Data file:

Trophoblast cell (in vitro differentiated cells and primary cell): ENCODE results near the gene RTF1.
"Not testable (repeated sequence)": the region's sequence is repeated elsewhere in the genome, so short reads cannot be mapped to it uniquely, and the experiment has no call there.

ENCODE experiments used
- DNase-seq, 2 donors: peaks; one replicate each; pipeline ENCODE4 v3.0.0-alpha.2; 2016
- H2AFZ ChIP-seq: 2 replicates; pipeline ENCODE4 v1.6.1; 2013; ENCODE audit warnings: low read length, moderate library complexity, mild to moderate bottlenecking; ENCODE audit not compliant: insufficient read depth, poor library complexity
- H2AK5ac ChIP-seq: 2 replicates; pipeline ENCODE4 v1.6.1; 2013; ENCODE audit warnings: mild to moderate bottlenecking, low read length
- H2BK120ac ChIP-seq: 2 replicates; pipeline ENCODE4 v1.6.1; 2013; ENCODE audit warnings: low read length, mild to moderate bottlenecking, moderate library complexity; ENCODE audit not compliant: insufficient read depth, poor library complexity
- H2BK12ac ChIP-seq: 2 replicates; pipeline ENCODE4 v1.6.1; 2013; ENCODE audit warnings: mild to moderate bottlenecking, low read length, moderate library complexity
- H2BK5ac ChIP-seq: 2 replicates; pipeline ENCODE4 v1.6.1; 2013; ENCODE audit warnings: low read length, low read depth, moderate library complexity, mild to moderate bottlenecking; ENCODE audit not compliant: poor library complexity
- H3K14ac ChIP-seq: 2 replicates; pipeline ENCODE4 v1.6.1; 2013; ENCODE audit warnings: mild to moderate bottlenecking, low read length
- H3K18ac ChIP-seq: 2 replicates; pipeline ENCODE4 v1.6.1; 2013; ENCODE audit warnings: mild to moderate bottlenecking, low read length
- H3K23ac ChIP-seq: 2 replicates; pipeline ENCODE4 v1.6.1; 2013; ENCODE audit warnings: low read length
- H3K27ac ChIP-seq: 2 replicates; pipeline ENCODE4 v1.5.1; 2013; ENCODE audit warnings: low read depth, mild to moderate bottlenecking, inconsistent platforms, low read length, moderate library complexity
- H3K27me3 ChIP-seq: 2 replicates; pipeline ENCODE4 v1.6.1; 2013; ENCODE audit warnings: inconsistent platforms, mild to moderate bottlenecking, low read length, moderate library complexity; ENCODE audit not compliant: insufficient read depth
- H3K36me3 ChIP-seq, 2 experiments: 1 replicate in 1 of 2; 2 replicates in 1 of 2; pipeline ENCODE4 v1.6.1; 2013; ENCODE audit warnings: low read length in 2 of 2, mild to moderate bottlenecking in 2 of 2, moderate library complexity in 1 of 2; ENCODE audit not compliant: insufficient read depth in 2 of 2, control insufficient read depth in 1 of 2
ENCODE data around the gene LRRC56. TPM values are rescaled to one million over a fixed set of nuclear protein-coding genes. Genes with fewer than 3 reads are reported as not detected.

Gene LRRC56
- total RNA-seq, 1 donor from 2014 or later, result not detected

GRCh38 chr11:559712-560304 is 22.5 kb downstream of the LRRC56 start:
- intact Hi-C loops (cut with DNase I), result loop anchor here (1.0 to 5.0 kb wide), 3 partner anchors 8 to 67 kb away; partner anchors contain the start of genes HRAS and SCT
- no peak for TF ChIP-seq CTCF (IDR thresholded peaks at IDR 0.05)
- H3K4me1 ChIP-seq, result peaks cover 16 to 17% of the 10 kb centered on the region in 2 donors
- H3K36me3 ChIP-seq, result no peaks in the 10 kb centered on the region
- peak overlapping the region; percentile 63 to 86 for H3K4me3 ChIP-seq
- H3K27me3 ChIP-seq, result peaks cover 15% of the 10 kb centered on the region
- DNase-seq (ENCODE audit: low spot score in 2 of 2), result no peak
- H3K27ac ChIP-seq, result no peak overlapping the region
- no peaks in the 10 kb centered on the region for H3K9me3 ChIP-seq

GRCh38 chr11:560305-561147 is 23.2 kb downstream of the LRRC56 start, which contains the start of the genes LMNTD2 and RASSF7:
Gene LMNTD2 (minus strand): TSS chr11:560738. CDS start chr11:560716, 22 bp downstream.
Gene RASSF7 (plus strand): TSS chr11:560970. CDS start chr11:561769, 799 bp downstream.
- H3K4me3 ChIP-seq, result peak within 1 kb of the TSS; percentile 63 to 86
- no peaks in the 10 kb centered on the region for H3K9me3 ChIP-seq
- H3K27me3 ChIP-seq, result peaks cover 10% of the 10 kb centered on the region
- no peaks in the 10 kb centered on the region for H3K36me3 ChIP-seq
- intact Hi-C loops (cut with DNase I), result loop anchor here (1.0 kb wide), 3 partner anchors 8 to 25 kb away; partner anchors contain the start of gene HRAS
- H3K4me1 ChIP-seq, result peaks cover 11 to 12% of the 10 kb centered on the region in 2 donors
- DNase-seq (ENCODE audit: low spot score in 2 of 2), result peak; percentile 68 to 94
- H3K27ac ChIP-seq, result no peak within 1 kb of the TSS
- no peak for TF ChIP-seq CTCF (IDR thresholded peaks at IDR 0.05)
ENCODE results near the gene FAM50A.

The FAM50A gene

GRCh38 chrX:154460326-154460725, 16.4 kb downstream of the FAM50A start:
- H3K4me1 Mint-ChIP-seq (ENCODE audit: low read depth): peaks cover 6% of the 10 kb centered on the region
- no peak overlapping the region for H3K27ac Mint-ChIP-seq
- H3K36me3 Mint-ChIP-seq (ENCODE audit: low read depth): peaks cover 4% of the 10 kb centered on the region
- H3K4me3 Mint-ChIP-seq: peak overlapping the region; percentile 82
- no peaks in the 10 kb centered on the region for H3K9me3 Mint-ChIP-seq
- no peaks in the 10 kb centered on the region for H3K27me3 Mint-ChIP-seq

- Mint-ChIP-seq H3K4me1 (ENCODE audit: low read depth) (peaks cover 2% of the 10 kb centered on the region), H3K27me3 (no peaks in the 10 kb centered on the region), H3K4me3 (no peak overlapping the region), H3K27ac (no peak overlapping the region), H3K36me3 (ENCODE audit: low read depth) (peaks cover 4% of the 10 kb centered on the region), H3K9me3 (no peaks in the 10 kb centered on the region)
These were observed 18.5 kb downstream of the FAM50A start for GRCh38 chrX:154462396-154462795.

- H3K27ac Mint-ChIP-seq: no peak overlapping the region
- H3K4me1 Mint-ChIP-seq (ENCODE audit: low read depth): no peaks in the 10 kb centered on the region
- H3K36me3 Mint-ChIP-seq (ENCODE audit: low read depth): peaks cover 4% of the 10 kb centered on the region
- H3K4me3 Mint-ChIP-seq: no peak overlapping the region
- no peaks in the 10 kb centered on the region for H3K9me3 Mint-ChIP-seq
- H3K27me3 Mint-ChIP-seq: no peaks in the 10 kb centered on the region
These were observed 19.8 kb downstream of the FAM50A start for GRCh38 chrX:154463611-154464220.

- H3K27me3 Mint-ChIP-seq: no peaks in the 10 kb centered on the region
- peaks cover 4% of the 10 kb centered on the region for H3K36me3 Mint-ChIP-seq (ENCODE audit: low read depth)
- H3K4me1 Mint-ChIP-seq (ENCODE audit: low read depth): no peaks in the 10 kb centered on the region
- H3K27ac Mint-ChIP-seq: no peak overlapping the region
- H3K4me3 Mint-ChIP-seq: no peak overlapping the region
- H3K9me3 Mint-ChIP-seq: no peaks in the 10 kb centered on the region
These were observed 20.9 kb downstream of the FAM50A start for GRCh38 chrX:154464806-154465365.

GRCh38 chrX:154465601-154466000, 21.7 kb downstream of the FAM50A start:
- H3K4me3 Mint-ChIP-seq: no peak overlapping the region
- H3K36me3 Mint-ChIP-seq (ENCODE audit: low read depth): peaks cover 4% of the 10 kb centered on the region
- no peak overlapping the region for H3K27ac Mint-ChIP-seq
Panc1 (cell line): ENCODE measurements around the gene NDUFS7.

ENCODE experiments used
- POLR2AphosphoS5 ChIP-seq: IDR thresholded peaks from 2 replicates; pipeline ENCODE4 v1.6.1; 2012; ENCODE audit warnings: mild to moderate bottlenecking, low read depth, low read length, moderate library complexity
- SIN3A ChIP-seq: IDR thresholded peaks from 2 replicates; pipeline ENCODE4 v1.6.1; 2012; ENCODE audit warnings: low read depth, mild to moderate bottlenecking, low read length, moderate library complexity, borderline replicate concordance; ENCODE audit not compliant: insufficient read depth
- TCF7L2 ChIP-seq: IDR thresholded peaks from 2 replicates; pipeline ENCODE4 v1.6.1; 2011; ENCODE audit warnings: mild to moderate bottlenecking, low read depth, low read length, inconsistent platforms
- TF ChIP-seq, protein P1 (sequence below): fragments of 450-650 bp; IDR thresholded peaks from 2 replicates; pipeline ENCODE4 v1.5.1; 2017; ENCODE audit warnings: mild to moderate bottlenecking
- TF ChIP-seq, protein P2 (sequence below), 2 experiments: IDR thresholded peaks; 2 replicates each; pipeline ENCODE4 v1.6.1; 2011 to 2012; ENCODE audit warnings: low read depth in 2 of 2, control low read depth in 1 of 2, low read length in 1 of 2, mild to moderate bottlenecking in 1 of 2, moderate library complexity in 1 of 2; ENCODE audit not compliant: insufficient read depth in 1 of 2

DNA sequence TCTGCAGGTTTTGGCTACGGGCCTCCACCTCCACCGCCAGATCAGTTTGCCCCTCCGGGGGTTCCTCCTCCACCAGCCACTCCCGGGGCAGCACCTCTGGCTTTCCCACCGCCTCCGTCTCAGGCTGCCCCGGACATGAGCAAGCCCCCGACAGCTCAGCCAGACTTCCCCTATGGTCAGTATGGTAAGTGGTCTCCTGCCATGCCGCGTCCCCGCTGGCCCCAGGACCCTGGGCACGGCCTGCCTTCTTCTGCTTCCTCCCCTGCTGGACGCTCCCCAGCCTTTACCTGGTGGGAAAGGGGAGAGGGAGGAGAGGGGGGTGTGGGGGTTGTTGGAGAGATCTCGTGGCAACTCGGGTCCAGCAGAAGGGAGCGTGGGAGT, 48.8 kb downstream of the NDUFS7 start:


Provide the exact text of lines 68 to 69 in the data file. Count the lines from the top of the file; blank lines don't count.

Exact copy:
- H3K36me3 Mint-ChIP-seq (ENCODE audit: low read depth): peaks cover 4% of the 10 kb centered on the region
- no peak overlapping the region for H3K27ac Mint-ChIP-seq